Space Jam

on November 15, 1996 by Thomas Quinn
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   TV commercial director Joe Pytka has spent so much time promoting products and condensing ideas into 30-second nuggets that he's forgotten that feature films offer, and require, a lot more breathing time. Hence, "Space Jam," playful and funny as it is, leaving a moviegoer feeling like he's just watched a two-hour high-pressure sales pitch. What's more, the product it's pushing isn't what audiences will come to see: Bugs Bunny, Daffy Duck and all the Looney Tunes regulars. What it's selling is its live-action lead, Michael Jordan. Affable and dignified as he is, entirely too much adulation is heaped on the NBA superstar. And it's all done in Madison Avenue shorthand (slo-mo, slam-dunk sequences) that echoes every Nike ad made. It's a miscalculation, because Jordan's two-dimensional co-stars are what make this picture so watchable.
   Despite four writers ("The Santa Clause's" Steve Rudnick & Leo Benvenuti, and "Twins'" Timothy Harris & Herschel Weingrod), the plot doesn't do much. A band of quirky aliens from an amusement park planet come to Earth to enslave the Looney Tunes, unless the Warner band can defeat the space creeps in a basketball game. America's coolest characters (sorry, Walt) enlist the help of Jordan, who is sucked into their cel-painted universe (oddly located at the center of the Earth) in a kind of low-rent "Who Framed Roger Rabbit" adventure. The film provides Bugs, Daffy et al. with plenty of occasions to crack wise and pull pranks, and their antics are a hoot despite their distracting 3-D rendering. Even Jordan acquits himself nicely in his feature acting (well, sort of acting) debut. But in the wake of "Kazaam," the NBA's other recent foray into Hollywood (or perhaps it's the other way around), it's clear that some producers have it in their heads that any two "elements" with mass appeal (in this case, jocks and toons) make a winning combination. They're only half right. The central draw (pun intended) here isn't basketball, which is exciting only when it's live; it's the classic Warner characters, whose overheated action makes Jordan's athletic artistry look downright dull.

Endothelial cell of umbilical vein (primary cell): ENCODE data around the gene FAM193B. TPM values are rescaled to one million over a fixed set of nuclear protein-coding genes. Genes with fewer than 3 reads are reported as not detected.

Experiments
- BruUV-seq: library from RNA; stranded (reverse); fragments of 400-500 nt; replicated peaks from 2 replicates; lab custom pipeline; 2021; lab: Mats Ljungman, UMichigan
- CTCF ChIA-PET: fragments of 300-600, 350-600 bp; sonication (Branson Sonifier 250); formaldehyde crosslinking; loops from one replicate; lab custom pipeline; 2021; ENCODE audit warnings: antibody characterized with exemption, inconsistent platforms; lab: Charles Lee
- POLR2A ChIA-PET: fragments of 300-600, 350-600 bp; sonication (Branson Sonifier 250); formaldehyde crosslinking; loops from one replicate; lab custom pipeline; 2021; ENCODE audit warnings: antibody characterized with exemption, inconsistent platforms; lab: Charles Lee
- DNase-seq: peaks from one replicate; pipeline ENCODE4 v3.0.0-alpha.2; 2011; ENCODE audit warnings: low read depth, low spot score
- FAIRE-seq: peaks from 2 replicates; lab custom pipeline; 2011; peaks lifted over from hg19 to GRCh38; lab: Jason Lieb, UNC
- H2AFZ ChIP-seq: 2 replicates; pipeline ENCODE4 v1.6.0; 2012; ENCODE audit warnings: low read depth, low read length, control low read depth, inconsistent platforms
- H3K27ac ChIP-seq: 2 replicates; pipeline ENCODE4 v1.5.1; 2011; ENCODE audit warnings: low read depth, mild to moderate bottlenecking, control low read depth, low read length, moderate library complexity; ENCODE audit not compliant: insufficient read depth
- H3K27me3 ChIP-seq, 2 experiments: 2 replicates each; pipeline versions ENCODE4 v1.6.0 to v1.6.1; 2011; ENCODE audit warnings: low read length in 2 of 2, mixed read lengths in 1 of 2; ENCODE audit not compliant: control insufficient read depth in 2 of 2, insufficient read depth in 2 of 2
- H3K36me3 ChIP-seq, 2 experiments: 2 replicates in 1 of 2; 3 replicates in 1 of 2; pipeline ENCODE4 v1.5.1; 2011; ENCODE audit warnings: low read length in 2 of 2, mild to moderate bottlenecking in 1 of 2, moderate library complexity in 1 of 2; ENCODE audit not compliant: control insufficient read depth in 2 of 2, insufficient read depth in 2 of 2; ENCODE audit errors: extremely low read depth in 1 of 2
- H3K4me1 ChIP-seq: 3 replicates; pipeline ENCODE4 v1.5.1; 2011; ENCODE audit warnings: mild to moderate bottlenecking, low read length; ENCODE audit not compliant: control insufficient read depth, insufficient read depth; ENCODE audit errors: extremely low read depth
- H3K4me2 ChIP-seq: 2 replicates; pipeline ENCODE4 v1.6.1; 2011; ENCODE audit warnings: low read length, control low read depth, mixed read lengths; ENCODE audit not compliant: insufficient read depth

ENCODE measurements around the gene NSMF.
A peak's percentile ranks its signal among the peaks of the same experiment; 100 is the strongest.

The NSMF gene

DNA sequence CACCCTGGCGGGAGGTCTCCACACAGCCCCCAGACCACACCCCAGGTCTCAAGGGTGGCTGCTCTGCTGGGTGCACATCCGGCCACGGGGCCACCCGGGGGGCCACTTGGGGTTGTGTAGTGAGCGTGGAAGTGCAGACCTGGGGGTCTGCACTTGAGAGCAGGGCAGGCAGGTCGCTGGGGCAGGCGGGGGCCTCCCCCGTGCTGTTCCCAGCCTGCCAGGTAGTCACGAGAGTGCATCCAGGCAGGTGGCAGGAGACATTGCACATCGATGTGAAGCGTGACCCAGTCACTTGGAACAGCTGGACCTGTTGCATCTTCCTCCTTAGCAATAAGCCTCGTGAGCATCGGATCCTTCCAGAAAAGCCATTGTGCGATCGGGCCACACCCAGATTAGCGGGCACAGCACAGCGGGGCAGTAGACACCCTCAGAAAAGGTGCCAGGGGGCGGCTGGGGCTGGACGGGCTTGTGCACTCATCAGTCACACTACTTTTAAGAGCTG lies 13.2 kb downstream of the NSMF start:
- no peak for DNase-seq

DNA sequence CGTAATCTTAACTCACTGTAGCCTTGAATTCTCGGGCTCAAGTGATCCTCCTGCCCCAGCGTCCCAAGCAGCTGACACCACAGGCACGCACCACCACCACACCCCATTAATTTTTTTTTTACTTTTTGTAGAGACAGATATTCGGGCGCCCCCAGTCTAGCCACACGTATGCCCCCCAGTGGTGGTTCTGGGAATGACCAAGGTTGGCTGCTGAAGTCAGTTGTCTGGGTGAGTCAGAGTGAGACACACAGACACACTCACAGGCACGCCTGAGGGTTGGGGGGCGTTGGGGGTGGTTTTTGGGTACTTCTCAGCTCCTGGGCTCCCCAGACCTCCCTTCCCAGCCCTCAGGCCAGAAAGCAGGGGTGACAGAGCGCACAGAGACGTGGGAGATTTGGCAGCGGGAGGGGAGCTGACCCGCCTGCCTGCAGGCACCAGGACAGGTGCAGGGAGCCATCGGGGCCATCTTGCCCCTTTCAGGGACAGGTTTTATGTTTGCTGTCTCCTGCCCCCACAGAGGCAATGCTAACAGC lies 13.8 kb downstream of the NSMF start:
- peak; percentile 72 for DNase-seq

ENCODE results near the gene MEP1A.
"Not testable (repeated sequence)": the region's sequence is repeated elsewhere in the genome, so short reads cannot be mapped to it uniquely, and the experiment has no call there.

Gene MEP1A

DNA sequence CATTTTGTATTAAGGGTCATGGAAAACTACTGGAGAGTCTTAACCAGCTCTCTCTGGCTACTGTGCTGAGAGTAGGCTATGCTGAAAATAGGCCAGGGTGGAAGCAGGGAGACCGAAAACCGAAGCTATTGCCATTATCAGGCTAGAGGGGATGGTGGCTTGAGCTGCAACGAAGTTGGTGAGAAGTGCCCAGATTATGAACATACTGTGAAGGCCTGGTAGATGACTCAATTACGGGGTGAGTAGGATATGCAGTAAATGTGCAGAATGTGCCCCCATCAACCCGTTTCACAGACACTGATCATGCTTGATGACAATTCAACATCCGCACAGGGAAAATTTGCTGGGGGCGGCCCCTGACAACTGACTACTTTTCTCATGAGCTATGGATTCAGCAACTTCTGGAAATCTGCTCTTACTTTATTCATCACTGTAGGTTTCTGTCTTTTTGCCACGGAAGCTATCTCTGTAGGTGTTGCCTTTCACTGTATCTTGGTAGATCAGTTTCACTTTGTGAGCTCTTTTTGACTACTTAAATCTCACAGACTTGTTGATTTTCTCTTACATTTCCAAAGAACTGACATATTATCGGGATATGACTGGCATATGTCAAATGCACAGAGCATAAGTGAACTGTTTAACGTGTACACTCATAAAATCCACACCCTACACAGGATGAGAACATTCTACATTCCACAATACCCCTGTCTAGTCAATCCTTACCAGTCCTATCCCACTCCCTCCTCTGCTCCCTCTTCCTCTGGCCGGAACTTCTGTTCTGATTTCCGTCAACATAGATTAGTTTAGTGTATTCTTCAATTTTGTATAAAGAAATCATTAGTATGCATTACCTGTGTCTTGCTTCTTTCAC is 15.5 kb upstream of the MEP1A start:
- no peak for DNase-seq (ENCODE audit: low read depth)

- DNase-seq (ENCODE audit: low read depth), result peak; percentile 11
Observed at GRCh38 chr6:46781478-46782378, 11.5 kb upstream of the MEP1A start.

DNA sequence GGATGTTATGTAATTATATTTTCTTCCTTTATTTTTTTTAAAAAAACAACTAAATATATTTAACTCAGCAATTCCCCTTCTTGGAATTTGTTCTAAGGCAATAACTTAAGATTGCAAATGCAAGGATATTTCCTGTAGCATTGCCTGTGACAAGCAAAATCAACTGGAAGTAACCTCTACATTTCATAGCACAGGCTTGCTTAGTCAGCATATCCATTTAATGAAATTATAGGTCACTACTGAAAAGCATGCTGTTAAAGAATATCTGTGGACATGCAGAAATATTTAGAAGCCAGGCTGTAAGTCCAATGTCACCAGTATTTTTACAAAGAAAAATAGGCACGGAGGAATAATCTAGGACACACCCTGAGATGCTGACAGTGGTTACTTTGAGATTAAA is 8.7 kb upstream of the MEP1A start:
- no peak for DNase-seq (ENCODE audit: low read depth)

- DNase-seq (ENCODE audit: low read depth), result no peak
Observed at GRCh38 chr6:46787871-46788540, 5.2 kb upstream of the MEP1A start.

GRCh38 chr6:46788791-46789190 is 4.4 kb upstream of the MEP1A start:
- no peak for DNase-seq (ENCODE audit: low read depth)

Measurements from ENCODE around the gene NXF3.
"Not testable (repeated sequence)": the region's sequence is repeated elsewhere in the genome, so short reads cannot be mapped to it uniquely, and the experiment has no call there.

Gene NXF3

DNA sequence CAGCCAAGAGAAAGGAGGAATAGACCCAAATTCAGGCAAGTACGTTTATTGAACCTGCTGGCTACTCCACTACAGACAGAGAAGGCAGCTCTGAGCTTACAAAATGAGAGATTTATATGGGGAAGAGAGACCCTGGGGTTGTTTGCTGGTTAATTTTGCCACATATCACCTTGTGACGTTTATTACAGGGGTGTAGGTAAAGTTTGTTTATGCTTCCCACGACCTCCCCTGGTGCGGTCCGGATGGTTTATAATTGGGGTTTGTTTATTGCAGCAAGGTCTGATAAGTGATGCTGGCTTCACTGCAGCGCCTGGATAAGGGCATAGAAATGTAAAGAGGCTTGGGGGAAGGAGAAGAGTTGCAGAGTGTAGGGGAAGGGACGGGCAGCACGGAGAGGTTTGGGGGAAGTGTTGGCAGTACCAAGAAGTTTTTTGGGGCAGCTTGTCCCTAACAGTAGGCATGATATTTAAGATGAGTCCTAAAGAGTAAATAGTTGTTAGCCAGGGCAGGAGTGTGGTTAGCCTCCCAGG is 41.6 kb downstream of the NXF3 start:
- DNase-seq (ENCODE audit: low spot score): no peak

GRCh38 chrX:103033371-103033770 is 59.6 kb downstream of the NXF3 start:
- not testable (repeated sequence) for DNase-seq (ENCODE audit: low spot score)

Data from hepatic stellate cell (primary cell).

Many generations have grown up with these terrific toons, and they're as hip today as they were in the 1940s, even without voiceman Mel Blanc's unique (and sorely missed) talents. "Space Jam" does deserve credit for this: It doesn't mess with their personalities, and their frenzied performances are a riot. One's tempted to wonder how much better this romp would have been with a real actor in the lead, and a better story. But the delight generated by the Looney Tunes troupe overwhelms all the picture's shortcomings, making it a kick for both grownups and the small fry. Starring Michael Jordan, Bill Murray, Bugs Bunny and Daffy Duck. Directed by Joe Pytka. Written by Leo Benvenuti & Steve Rudnick and Timothy Harris & Herschel Weingrod. Produced by Joe Medjuck and Daniel Goldberg. A Warner release. Animation/live-action fantasy/comedy. Rated PG for some mild cartoon language. Running time: 88 min. Opens 11/15 wide
Tags: Starring Michael Jordan, Bill Murray, Bugs Bunny, Daffy Duck. Directed by Joe Pytka. Written by Leo Benvenuti & Steve Rudnick and Timothy Harris & Herschel Weingrod, Produced by Joe Medjuck, Daniel Goldberg, Warner, Animation live-action, fantasy comedy
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